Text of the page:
It is widely recognized that the prevention of cancer could be associated with the intake of fresh fruits and vegetables. Ocimum sanctum Linn. commonly known as tulsi or holy basil is widely known across South Asia as an aromatic medicinal herb and is distributed and cultivated worldwide.,O. sanctum leaves are categorized as functional foods and have a variety of pharmacological effects such as antimicrobial, hypolipidemic, antioxidant, antibacterial, immunomodulatory, antistress, anti-inflammatory, antiulcer, antidiabetic, hepatoprotective, chemoprotective, cardioprotective, antitussive, radioprotective, memory-enhancing, antiarthritic, antifertility, antihypertensive, anticoagulant, anticataract, anthelmintic, and antinociceptive. On the other hand, the essential oil from the leaves of O. sanctum (OSEO) has been evaluated pharmacologically for antimicrobial, anticandidal, and antifungal , activities. Our recent study on OSEO showed its antimetastatic and anti-inflammatory potentials. However, to the best of our knowledge, there is limited information about the anticancer and apoptosis mechanisms of OSEO. The aim of the present study was to investigate the anticancer and apoptosis activities of OSEO against human breast cancer cells.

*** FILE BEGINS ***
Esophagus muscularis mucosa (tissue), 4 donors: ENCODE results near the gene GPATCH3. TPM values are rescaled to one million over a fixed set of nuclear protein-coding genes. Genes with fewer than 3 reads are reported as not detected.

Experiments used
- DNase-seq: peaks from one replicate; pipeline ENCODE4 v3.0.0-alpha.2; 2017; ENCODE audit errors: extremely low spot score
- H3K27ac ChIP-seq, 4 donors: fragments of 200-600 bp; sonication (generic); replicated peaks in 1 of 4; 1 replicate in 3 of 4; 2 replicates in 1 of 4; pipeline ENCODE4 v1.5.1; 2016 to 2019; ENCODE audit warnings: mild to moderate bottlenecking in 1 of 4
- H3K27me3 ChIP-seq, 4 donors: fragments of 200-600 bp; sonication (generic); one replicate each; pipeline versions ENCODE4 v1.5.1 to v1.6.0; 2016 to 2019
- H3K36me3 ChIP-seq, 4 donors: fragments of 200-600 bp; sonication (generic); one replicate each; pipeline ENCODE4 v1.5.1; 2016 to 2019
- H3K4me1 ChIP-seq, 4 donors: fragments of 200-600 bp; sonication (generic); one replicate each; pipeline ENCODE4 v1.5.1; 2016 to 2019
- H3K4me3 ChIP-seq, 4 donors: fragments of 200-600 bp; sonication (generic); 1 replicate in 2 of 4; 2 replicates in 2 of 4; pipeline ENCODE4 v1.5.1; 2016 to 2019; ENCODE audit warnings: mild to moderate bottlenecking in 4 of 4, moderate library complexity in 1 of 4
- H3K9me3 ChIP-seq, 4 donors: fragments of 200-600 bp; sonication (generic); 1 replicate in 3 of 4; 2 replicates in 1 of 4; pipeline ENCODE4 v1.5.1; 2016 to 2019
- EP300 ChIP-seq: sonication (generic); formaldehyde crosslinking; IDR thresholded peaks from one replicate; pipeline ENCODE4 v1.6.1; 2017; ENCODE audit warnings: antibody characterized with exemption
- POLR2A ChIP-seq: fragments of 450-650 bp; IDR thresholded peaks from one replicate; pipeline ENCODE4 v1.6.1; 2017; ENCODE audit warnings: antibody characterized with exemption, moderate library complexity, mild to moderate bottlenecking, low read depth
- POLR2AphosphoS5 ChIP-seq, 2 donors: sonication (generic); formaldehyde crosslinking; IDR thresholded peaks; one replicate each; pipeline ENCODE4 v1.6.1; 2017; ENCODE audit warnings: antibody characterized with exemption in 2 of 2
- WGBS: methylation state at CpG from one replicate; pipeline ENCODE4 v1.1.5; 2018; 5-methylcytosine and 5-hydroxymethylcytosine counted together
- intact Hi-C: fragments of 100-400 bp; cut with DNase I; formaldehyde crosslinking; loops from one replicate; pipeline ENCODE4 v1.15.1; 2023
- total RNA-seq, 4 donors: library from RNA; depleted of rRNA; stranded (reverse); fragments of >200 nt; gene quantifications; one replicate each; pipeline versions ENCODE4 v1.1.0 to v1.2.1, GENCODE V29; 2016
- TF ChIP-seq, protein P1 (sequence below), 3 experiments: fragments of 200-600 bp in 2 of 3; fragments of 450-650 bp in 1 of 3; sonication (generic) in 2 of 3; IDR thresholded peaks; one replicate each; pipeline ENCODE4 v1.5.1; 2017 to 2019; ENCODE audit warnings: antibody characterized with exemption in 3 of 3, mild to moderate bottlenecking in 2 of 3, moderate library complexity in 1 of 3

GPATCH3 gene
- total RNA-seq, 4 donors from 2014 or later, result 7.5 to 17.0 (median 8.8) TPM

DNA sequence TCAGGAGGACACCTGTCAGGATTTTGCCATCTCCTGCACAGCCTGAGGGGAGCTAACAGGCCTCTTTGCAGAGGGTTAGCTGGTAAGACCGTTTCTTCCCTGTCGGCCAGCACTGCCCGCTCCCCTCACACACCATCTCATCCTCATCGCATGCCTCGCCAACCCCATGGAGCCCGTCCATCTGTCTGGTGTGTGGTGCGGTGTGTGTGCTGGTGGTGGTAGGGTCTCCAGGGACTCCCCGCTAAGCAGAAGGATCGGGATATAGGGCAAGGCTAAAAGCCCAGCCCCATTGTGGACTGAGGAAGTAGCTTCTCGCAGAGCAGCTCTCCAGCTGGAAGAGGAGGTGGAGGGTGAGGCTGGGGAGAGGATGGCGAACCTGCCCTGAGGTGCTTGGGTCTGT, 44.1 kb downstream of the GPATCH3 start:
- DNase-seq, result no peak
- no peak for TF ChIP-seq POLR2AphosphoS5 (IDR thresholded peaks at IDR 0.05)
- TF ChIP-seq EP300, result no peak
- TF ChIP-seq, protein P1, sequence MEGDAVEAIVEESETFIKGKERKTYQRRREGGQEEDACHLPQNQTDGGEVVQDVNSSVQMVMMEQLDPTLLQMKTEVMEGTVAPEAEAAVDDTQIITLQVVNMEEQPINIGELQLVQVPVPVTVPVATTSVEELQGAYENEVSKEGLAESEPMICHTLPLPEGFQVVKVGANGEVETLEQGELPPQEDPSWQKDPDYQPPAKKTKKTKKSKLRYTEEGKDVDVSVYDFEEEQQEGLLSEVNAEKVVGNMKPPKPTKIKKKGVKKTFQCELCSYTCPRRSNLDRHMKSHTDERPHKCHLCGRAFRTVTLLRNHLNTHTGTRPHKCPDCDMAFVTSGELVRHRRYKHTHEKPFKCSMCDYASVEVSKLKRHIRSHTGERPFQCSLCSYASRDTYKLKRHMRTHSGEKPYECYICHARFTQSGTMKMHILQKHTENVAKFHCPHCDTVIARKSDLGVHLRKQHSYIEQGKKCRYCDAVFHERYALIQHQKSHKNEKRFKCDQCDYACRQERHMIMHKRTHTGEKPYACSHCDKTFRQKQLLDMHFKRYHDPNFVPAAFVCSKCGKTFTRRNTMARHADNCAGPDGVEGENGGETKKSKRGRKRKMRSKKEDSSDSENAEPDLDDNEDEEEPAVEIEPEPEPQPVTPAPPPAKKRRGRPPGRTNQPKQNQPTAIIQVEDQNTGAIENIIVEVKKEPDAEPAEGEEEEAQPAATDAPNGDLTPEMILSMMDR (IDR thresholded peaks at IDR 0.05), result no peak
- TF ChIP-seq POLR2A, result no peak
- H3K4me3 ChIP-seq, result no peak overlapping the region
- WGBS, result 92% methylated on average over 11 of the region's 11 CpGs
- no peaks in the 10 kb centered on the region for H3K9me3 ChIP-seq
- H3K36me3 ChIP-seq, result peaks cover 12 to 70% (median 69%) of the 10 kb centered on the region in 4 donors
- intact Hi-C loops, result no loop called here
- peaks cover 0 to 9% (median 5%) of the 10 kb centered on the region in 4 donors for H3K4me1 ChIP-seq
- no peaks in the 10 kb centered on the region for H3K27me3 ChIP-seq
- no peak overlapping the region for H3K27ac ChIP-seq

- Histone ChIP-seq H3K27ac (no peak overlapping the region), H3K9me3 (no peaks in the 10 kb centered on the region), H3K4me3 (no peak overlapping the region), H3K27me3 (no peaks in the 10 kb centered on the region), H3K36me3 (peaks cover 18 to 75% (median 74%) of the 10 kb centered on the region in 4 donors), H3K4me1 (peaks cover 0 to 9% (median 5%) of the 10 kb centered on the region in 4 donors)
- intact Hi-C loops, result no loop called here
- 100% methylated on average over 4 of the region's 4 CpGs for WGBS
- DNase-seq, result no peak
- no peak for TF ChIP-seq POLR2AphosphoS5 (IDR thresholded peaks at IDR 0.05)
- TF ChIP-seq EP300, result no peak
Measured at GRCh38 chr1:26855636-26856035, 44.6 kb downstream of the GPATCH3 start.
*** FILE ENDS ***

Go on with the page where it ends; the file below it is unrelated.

| Materials and Methods|| |
Essential oil extraction
Freshly collected leaves of O. sanctum (1 kg) were hydrodistilled for 4 h using Clevenger apparatus for essential oil extraction. Extracted oil was treated with sodium sulfate anhydrous to remove excess water. The purified oil was then filled in small vials, tightly sealed, and stored in a refrigerator (4°C) for further studies.
Michigan cancer foundation-7 (MCF-7) cell line was obtained from ATCC and routinely maintained in Dulbecco's modified Eagle medium (DMEM) supplemented with 10% fetal bovine serum, L-glutamine (1%), streptomycin, and penicillin (1%) at 37°C in a humidified incubator containing 5% CO2.